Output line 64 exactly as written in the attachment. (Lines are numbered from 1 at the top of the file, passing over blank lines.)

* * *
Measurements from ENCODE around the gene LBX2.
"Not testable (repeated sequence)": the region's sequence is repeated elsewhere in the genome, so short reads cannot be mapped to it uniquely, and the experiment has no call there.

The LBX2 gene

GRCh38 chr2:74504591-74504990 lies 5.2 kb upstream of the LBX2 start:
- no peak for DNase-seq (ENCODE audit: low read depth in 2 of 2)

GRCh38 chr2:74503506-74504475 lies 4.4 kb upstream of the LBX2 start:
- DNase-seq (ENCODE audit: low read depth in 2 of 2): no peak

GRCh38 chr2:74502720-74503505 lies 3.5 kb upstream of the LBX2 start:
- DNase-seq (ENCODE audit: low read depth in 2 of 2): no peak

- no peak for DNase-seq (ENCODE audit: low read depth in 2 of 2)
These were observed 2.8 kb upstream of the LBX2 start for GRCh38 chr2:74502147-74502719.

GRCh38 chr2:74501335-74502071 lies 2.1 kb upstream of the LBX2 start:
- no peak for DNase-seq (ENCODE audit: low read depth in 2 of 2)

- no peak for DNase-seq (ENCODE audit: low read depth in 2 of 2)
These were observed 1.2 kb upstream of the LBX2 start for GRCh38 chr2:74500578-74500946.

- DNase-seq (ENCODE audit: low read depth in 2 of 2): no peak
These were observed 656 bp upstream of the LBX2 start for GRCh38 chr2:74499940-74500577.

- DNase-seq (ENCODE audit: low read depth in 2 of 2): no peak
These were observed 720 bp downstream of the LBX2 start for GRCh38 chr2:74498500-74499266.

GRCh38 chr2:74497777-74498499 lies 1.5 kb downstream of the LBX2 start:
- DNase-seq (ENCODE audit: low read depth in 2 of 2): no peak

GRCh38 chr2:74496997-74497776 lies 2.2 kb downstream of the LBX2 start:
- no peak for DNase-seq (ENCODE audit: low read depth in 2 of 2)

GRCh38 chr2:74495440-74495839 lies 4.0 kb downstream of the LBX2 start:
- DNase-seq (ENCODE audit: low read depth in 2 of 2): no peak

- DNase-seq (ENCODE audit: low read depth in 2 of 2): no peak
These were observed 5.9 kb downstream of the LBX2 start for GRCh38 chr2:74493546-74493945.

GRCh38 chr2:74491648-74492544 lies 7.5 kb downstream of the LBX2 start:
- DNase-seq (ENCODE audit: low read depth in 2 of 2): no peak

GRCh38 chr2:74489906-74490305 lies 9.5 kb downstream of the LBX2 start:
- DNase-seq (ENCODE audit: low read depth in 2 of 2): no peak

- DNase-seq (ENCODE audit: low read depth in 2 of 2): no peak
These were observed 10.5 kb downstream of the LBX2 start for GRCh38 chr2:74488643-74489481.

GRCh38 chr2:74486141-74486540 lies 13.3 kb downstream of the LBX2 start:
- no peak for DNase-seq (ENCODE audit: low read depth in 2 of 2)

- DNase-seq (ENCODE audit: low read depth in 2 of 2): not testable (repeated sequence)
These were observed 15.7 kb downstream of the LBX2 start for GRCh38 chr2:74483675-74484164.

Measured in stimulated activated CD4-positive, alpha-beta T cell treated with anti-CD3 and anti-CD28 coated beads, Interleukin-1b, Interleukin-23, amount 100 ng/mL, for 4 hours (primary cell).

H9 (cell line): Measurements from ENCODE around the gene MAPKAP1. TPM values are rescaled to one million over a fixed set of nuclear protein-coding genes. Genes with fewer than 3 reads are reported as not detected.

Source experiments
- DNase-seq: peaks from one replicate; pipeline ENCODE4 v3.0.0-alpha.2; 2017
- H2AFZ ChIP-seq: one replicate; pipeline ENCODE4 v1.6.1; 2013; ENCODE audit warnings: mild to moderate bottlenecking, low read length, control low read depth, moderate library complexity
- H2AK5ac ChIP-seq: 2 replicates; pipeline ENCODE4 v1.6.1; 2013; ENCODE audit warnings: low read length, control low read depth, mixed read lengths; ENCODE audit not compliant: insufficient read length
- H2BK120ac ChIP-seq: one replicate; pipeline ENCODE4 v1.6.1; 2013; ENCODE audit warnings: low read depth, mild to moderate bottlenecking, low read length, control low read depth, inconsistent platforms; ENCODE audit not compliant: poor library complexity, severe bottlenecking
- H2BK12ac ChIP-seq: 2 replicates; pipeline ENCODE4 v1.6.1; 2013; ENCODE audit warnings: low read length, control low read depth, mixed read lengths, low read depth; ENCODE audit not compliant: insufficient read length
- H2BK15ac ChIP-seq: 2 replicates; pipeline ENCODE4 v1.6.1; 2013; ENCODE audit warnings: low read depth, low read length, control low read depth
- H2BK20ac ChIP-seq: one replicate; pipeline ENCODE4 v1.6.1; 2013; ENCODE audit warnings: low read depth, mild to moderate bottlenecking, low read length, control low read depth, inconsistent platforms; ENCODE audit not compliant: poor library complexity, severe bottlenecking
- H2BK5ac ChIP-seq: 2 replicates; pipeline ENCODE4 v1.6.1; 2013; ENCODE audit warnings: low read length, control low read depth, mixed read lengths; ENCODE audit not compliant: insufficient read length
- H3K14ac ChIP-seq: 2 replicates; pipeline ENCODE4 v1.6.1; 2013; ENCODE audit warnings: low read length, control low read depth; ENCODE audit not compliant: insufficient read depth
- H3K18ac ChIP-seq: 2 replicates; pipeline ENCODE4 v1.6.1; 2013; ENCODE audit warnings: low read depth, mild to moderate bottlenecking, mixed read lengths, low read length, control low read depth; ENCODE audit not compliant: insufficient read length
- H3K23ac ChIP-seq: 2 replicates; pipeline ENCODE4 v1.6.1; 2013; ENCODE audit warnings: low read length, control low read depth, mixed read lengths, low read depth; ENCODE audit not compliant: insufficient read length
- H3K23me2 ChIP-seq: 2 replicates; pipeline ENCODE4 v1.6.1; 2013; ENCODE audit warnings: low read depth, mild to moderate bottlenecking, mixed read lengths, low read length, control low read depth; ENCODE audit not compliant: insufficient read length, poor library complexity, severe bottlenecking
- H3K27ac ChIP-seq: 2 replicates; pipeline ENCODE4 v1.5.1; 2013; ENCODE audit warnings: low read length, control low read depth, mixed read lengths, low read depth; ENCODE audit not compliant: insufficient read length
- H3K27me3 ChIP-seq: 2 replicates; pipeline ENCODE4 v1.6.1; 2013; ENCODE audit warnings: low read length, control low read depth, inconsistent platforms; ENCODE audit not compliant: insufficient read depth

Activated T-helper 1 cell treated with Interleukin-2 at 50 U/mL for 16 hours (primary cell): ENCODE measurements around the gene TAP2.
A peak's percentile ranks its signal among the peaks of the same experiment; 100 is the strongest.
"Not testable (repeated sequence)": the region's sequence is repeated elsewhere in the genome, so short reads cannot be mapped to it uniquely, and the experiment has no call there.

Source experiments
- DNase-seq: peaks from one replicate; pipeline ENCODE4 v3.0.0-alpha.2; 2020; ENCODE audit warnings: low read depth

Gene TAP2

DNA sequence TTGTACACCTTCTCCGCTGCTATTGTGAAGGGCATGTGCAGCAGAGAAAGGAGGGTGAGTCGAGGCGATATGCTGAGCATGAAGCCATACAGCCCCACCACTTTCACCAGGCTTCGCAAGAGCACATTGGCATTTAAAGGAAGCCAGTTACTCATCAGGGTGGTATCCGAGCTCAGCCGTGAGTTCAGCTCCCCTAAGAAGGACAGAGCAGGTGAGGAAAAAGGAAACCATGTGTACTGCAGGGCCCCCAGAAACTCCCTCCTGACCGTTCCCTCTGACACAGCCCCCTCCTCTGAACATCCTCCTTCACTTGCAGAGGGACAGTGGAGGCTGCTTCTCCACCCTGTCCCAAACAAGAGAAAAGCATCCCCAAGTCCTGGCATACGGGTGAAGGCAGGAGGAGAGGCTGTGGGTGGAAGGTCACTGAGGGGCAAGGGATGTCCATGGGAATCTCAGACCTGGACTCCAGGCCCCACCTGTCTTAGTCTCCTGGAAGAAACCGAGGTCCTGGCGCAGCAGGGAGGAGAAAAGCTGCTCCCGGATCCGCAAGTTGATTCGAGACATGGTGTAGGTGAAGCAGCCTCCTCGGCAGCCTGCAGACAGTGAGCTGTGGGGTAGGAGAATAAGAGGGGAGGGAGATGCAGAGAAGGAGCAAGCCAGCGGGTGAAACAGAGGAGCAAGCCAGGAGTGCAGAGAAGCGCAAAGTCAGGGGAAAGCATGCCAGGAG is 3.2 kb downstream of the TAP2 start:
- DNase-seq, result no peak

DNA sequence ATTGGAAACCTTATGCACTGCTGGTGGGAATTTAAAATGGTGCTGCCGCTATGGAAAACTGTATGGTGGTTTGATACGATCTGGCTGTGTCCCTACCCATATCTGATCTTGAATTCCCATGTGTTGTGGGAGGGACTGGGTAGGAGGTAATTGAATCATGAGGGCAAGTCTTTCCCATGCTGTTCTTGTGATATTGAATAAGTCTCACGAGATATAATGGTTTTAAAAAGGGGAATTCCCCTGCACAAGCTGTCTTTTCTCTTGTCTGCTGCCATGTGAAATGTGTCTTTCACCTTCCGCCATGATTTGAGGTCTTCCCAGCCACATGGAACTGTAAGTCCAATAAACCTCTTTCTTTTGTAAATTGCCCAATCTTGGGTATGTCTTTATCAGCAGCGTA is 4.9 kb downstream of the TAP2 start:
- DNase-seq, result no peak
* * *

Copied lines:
- DNase-seq, result no peak